Public employee pensions are a good deal

I am writing in response to Matt Patterson's commentary, "The public pension curse," which appeared in The Sun on September 5.

Unfortunately, I have grown to expect this type of hysterical rhetoric sprinkled with a few historical facts from the likes of right-leaning "think tanks" such as the Capital Research Center, the Heritage Foundation and the American Enterprise Institute. However, I am compelled to respond — just as the nation celebrates Labor Day — for fear that anyone might actually take this "opinion piece" seriously.

First Mr. Patterson says that it is "quaint" to say that the honor from public service justifies receiving lower wages combined with job security. It is worth noting that public service — which many still see as an honor — often involves grueling mandatory overtime due to lack of sufficient staffing, supervision of the state's most dangerous inmates and former inmates, and long hours protecting vulnerable children and elderly individuals and little in the way of thanks. He goes on to attack the desire of these employees to have a sustainable retirement that they have paid for and earned.

The current public pension system depends on employee and employer contributions that are invested and are then the basis for a formula-based benefit. Because of the pooling of benefits among all employees, and a long term perspective, this type of plan provides greater security to employees and stability to the system.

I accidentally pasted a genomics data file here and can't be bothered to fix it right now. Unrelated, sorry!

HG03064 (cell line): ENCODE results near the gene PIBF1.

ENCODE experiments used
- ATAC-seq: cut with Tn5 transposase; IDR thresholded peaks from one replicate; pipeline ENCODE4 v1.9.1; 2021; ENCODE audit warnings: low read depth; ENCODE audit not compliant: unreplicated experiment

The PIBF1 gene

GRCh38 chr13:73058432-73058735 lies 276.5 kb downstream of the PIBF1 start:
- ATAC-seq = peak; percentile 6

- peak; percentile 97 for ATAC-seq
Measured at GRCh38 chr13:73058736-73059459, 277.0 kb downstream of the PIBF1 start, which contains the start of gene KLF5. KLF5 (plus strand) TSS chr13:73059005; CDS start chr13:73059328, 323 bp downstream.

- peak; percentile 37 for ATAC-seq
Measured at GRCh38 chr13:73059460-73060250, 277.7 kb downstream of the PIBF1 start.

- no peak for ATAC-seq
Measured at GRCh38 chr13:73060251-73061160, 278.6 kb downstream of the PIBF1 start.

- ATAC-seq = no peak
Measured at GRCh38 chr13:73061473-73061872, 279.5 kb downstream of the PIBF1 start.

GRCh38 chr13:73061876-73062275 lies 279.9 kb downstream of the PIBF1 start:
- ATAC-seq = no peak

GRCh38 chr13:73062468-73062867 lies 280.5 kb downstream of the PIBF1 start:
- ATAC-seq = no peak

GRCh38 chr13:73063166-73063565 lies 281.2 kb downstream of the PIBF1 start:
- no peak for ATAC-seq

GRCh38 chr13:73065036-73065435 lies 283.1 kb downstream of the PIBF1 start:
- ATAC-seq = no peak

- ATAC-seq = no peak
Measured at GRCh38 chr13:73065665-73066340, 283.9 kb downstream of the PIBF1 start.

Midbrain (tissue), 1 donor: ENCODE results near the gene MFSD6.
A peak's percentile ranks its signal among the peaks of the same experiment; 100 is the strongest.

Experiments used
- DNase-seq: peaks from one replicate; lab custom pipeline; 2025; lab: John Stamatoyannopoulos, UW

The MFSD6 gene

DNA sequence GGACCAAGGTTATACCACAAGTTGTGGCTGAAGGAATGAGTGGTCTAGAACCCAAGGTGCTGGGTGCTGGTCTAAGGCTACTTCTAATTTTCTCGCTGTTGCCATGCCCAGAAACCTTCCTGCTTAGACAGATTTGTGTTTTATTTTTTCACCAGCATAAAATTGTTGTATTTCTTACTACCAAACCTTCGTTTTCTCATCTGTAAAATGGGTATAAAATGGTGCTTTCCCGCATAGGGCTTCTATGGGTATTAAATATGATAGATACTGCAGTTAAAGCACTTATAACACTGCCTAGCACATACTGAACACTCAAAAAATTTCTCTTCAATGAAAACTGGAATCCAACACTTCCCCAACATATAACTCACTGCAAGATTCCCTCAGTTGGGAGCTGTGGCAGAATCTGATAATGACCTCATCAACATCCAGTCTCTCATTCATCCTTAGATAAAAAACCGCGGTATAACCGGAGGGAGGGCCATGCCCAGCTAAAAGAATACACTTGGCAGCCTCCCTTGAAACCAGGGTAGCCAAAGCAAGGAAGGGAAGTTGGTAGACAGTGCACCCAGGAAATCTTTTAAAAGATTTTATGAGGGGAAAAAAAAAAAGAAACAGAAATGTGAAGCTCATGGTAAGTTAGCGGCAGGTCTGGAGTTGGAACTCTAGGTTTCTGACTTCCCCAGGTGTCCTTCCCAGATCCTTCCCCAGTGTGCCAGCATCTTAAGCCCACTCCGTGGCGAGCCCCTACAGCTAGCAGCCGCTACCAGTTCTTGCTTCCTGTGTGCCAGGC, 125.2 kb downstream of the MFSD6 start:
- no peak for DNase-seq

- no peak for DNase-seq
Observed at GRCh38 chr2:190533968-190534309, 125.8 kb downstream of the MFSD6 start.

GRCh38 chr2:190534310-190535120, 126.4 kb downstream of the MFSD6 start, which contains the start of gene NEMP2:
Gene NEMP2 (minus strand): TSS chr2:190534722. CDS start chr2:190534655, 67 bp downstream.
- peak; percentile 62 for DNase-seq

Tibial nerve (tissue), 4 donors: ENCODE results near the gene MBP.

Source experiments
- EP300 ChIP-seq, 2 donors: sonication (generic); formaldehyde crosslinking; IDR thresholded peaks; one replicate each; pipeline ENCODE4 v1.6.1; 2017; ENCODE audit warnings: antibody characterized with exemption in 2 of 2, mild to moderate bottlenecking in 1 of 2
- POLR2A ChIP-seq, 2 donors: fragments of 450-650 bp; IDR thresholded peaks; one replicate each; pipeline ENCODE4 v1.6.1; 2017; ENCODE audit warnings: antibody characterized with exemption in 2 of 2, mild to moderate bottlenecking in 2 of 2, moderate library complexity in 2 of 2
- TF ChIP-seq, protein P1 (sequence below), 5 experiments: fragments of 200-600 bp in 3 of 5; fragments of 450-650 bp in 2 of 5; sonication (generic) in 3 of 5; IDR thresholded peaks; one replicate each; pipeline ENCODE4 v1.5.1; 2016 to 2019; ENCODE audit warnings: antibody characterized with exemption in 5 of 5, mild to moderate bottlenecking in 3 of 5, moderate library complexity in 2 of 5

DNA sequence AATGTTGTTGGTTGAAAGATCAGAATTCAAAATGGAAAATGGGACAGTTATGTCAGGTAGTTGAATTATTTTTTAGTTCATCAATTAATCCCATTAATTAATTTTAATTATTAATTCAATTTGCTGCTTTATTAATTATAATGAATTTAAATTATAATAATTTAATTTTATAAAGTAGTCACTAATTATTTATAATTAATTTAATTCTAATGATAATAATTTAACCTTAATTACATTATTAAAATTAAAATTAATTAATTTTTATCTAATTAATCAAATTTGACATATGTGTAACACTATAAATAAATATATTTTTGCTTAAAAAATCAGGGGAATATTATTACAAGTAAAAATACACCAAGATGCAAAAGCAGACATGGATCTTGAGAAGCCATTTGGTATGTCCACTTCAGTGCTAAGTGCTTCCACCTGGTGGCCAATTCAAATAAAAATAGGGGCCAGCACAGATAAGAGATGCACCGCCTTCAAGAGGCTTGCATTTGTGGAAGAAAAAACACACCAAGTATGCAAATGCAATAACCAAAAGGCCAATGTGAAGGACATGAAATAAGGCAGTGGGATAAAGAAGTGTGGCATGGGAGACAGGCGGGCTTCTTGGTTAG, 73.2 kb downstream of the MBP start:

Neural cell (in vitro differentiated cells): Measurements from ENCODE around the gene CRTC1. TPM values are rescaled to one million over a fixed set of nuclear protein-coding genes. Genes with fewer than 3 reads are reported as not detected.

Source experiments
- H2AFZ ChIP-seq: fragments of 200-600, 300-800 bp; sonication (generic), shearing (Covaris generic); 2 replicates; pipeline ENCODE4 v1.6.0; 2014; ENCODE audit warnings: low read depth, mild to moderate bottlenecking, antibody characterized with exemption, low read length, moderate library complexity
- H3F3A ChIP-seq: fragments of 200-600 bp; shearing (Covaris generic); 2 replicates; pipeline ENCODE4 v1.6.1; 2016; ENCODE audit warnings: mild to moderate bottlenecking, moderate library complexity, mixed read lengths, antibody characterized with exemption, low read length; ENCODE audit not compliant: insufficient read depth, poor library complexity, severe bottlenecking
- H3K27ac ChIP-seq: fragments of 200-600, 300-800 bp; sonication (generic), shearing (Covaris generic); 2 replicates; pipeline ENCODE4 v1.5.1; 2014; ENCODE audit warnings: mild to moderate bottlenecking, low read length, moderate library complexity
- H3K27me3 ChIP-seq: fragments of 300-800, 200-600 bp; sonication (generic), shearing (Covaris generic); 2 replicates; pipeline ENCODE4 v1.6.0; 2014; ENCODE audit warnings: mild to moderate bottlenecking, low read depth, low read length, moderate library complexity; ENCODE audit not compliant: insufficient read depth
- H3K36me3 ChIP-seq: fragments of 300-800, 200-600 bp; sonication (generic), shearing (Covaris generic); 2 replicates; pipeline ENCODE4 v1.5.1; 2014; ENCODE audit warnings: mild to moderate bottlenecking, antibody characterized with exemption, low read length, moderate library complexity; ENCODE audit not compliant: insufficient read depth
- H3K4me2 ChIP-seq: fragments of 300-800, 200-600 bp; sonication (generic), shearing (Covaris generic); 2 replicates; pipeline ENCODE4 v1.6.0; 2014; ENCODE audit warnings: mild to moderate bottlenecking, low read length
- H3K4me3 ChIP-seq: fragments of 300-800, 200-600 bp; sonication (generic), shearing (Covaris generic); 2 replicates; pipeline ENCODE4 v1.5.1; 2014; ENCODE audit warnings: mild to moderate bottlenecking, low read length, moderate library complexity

The media often focuses on the handful of public employees who receive inflated retirement benefits, but the average pension for a retired public employee in the U.S. is about $20,000. These pensions are nothing compared to extreme private sector bonuses and retirement packages for today's corporate executives.

In addition, according to the National Institute on Retirement Security (NIRS), each dollar in contributions to Maryland's state and local pension plans ultimately supports six dollars in total economic activity in the state. This reflects the fact that investment returns provide the bulk of financing for the retirement benefits, which in turn provide income and jobs for others in the state. NIRS estimates that retiree expenditures stemming from state and local pension plan benefits support more than 21,000 jobs in the state. ("Pensionomics: Measuring the Economic Impact of State and Local Pension Plans," National Institute on Retirement Security, February 2009.)

The real travesty is not that public employees have decent pensions; it's that private sector employees do not. Mr. Patterson and his friends are advocating a race the bottom, a race they are determined to see all public employees, including Maryland's correctional officers, foster care employees and state highway safety workers — win.

Our state's public employees deserve to receive the pensions they have contributed to and earned, without having to constantly fight for and continually justify them. Happy Labor Day.

Patrick Moran, Annapolis

The writer is director of the American Federation of State, County and Municipal Employees-Maryland.

Copyright © 2020, The Baltimore Sun, a Baltimore Sun Media Group publication | Place an Ad